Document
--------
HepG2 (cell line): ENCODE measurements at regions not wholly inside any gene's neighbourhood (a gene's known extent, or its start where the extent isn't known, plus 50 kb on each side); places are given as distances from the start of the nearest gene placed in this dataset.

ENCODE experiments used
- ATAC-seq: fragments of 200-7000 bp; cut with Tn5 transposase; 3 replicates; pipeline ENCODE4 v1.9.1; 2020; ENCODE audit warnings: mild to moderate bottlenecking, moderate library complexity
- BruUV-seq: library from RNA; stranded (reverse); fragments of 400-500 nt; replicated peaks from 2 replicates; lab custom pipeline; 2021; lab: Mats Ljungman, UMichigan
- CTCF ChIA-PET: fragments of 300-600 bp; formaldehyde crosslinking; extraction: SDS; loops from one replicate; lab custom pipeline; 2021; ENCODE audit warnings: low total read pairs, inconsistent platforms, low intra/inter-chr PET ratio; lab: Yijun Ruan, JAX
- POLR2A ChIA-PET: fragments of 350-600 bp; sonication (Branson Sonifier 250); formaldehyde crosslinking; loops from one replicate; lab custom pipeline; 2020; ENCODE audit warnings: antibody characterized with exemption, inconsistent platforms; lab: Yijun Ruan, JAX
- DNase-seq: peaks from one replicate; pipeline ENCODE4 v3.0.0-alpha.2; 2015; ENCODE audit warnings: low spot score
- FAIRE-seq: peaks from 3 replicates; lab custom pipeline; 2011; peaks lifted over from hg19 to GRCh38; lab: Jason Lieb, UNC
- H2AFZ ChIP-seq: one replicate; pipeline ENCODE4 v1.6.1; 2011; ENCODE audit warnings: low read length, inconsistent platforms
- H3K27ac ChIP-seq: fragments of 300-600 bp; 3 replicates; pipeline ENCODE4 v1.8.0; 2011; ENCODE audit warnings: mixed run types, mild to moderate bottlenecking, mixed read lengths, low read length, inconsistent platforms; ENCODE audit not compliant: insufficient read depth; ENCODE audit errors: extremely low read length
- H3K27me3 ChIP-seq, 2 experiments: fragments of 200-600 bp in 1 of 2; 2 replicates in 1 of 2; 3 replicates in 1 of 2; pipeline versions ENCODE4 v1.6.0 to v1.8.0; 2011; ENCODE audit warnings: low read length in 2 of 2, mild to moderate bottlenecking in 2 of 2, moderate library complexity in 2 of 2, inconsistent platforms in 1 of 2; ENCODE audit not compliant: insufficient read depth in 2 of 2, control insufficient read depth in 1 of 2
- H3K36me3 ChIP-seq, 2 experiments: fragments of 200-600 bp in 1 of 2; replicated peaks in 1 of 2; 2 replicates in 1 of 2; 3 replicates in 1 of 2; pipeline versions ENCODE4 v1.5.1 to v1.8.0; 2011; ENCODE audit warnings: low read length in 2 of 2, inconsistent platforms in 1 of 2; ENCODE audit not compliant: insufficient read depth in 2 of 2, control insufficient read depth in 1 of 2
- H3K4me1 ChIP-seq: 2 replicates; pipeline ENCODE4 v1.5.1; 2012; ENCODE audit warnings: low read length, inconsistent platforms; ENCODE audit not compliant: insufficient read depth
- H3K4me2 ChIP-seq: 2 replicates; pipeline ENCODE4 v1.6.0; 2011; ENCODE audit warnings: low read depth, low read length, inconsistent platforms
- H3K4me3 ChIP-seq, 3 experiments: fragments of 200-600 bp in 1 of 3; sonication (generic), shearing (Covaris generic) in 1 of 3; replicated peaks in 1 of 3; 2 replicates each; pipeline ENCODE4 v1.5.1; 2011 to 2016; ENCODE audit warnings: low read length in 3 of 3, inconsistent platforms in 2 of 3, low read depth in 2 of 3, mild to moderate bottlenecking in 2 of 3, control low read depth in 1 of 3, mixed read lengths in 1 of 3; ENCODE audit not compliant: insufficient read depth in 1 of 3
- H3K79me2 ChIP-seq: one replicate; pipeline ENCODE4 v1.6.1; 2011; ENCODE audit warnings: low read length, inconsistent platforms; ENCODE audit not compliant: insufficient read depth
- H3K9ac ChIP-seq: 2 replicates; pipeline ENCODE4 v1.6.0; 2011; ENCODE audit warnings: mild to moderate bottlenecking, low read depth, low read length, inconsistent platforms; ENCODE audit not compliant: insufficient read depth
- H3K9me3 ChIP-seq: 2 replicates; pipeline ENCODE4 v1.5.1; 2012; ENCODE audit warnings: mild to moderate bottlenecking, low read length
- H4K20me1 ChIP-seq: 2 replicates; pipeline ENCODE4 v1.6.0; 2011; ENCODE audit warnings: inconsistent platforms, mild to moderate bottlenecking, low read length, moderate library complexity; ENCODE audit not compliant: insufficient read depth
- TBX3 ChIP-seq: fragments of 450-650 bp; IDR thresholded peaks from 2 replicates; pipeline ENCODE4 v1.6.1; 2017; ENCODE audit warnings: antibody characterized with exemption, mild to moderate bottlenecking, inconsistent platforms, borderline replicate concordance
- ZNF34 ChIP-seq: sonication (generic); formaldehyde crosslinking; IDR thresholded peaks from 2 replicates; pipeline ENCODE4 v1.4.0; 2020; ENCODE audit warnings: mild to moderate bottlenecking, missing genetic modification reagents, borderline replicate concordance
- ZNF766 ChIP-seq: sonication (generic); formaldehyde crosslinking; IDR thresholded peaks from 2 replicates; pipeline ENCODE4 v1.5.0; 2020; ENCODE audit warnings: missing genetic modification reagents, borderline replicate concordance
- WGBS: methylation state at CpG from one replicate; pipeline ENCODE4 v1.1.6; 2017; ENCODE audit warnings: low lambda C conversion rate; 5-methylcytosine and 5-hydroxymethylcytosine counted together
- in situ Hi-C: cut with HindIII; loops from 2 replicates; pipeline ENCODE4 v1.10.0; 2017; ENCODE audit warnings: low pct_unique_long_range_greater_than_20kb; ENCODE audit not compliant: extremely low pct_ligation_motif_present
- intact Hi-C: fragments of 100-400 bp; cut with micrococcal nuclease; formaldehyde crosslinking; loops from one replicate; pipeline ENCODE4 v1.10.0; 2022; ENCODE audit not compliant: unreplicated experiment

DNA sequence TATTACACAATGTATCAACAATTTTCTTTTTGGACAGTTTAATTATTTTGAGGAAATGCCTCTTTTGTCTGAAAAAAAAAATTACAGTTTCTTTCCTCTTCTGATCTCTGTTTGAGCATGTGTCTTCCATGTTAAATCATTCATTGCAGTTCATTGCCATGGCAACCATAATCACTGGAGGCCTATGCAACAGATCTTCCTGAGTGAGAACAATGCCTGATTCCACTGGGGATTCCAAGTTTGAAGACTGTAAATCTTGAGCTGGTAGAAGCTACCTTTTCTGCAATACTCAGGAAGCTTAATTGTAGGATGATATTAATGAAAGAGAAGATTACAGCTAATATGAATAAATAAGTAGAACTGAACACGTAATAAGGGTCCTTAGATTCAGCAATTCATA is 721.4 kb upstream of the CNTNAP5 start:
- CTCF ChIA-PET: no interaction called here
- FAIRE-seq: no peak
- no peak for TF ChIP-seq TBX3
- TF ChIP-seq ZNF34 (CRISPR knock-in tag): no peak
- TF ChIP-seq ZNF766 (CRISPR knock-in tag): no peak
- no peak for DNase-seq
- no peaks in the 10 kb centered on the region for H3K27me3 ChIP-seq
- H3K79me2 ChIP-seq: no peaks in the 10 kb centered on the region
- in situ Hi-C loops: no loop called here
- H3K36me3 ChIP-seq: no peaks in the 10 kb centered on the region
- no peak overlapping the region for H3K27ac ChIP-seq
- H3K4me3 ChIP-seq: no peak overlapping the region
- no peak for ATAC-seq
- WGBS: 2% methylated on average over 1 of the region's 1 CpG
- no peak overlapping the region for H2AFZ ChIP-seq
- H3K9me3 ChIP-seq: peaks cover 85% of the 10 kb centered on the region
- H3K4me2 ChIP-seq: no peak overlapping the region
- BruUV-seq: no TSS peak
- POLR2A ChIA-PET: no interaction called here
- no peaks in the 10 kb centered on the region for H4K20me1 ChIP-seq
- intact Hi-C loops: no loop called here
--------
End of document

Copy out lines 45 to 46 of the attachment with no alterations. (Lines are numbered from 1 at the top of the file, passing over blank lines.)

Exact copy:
- POLR2A ChIA-PET: no interaction called here
- no peaks in the 10 kb centered on the region for H4K20me1 ChIP-seq